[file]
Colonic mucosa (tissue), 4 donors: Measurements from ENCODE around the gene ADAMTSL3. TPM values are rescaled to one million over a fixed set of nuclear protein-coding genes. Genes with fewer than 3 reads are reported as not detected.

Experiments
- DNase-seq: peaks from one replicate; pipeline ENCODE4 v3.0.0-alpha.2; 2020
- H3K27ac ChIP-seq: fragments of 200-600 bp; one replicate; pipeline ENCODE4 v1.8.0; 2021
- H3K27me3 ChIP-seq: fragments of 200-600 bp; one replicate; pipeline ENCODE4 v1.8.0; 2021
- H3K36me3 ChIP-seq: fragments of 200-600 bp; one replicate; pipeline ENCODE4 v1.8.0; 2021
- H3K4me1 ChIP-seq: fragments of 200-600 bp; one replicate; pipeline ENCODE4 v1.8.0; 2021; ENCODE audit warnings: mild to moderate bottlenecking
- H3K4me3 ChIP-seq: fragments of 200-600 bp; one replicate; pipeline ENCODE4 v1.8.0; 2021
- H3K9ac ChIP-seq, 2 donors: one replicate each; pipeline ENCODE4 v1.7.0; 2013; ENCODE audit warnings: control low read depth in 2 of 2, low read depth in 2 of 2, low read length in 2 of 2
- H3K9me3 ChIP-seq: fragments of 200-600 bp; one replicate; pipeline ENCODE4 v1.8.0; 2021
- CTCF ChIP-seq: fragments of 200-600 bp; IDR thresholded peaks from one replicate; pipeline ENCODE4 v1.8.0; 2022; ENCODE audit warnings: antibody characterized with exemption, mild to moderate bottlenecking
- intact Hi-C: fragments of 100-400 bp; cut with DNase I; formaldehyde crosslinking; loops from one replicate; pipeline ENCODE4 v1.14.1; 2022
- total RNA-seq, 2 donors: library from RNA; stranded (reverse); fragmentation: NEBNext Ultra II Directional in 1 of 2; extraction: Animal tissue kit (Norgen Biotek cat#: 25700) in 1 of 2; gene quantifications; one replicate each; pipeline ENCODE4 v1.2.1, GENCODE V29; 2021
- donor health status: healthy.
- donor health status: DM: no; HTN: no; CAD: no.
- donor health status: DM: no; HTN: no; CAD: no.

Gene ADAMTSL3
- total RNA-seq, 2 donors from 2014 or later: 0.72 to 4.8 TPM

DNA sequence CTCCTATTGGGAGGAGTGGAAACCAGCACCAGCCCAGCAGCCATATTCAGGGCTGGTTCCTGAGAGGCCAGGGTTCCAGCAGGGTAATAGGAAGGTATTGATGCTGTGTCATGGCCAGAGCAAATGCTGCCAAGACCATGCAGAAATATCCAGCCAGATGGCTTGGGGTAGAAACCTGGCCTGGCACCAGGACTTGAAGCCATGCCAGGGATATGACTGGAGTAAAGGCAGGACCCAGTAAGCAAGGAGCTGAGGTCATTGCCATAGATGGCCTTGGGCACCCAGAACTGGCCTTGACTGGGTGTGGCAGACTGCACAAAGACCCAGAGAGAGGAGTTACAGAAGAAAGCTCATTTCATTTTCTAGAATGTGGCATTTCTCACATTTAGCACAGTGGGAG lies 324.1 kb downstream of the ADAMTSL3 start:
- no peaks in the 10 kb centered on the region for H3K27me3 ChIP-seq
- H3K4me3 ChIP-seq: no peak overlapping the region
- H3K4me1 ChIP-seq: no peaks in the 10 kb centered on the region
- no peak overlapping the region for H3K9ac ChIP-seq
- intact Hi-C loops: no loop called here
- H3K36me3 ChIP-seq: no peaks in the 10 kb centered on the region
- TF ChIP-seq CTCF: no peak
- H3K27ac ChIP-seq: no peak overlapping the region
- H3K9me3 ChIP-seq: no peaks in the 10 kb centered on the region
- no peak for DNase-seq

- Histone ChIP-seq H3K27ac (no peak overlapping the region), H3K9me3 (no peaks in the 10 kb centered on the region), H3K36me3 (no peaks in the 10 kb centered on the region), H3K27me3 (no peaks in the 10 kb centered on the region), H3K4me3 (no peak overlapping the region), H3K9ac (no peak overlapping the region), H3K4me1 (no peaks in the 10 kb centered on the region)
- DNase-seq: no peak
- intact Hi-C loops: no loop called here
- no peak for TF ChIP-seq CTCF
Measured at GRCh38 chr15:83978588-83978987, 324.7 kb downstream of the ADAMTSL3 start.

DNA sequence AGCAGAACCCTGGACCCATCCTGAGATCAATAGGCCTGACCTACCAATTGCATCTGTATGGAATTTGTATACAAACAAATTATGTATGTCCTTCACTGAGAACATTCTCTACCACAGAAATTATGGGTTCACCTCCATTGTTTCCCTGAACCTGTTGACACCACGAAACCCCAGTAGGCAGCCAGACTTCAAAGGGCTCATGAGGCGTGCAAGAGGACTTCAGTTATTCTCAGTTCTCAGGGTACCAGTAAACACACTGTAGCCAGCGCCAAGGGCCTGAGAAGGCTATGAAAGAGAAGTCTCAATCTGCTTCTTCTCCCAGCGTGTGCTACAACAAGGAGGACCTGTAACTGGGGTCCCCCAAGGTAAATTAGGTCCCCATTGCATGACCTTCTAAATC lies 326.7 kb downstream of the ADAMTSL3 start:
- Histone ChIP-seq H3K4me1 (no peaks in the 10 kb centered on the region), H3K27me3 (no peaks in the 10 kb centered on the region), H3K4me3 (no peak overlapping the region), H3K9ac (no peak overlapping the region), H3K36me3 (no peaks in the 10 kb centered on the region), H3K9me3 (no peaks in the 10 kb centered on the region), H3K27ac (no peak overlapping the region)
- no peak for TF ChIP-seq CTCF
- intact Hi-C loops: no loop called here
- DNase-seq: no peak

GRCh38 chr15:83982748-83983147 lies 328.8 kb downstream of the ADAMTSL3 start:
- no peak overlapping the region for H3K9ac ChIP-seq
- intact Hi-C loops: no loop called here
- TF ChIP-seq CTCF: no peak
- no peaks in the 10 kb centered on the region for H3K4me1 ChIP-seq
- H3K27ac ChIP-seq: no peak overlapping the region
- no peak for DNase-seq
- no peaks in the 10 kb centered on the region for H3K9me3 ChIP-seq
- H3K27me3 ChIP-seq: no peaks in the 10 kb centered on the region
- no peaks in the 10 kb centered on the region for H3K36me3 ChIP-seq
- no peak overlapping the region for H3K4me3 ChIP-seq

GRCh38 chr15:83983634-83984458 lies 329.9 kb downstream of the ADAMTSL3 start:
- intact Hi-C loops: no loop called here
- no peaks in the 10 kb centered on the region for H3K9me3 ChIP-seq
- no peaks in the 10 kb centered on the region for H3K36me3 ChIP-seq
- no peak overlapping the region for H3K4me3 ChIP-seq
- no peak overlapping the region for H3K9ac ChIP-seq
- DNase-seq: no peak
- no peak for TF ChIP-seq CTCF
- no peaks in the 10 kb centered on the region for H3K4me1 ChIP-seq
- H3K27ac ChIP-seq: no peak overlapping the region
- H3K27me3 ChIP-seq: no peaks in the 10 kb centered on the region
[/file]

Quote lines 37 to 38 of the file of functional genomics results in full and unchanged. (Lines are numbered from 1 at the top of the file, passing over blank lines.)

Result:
- no peak for TF ChIP-seq CTCF
- intact Hi-C loops: no loop called here